The Tech Squad has come to the rescue of many young girls interested in learning more about the different careers in engineering.
Part of the Women in Technology program at Rochester Institute of Technology, the Tech Squad is only one of the successful campus and community outreach programs Women in Technology has developed to encourage young girls to persist toward degrees in science, technology, engineering and mathematics and to support the young women currently enrolled in the university as they pursue careers in the so-called STEM fields.
This work and RIT’s Women in Technology program are being recognized by the national organization Women in Engineering ProActive Network, also known as WEPAN, and will receive the 2012 Women in Engineering Program Award.
The Women in Technology program is being recognized as a national leader in institutional transformation efforts and for its role in increasing the participation and advancement of women in academic science and engineering. The award will be presented to the group at the Women in Engineering ProActive Network awards banquet on June 26 in Ohio.
“It is quite an honor to receive this prestigious award and have our Women in Technology programming recognized at a national level,” says Betsy Dell, assistant professor of mechanical engineering technology and director of the program. “It is a testament to the passion and dedication of the WIT staff, faculty and students that support our activities. We would like to express our gratitude to WEPAN for recognizing our efforts.”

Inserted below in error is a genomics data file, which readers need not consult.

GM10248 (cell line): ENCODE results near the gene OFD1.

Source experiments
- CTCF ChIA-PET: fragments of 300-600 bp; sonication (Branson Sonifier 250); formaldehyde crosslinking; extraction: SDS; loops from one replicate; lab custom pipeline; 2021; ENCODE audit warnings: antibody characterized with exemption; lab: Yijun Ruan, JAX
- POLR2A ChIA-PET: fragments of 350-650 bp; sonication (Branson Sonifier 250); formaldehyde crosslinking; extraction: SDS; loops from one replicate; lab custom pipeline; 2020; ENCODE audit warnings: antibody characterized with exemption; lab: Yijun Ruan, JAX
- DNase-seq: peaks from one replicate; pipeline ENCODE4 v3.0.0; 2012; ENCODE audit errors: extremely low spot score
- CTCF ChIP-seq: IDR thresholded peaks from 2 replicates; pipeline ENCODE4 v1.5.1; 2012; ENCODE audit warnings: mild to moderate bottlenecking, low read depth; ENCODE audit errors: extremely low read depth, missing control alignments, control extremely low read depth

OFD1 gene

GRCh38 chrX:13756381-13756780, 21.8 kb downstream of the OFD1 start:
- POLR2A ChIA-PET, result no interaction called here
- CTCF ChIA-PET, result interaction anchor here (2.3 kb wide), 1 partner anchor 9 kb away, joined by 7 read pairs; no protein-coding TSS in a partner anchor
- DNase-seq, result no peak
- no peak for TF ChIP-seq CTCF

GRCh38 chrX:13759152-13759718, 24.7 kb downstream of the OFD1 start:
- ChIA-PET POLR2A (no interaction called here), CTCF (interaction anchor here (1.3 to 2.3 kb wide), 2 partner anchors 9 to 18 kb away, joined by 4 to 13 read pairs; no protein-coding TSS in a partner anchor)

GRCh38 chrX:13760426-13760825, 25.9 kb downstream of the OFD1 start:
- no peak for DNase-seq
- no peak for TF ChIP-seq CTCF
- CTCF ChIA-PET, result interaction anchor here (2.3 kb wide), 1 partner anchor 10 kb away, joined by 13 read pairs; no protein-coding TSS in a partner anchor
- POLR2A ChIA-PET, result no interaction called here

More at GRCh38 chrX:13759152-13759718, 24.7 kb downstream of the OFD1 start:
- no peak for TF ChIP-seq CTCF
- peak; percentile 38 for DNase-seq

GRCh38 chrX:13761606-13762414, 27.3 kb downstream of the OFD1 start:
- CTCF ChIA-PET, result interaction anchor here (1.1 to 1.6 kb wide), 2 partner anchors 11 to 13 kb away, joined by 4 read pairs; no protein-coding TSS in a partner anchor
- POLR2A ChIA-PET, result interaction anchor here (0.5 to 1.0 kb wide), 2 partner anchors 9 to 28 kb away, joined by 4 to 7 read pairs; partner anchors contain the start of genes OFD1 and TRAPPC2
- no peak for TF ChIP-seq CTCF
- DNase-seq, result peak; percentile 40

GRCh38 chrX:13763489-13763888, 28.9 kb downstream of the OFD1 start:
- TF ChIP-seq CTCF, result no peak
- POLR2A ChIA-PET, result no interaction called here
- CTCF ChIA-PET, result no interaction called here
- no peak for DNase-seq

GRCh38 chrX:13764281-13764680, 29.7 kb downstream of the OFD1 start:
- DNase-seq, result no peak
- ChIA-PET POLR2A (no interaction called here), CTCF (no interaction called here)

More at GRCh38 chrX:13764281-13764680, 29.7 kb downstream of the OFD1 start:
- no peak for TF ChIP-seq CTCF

The Women in Technology program is based in RIT’s College of Applied Science and Technology. Since 2004, the number of women in the college’s engineering technology programs has grown from 60 to 112 in 2010, an increase of 87 percent. In 2011, the group received its second Campus Action Project grant from the American Association of University Women. RIT was one of 11 U.S. colleges given the grant for its work to break down barriers for young women entering STEM fields.
The grant funded the Tech Squad and its programs for middle and high school students, as well as campus programs about communication, leadership and career development. Dell led the effort to acquire the grant and has organized numerous educational and mentoring activities, including Equal Pay Awareness events at the college and a series of professional development workshops the Women in Technology program hosts for the undergraduate students in the college, called EMPOWER—Engineering Technology Mentoring and Professional Skills Workshops for Enhanced Retention. Workshops address barriers female students face in persisting in the engineering disciplines, including a limited peer group, limited role models and lack of self-confidence in their ability to succeed in the STEM fields.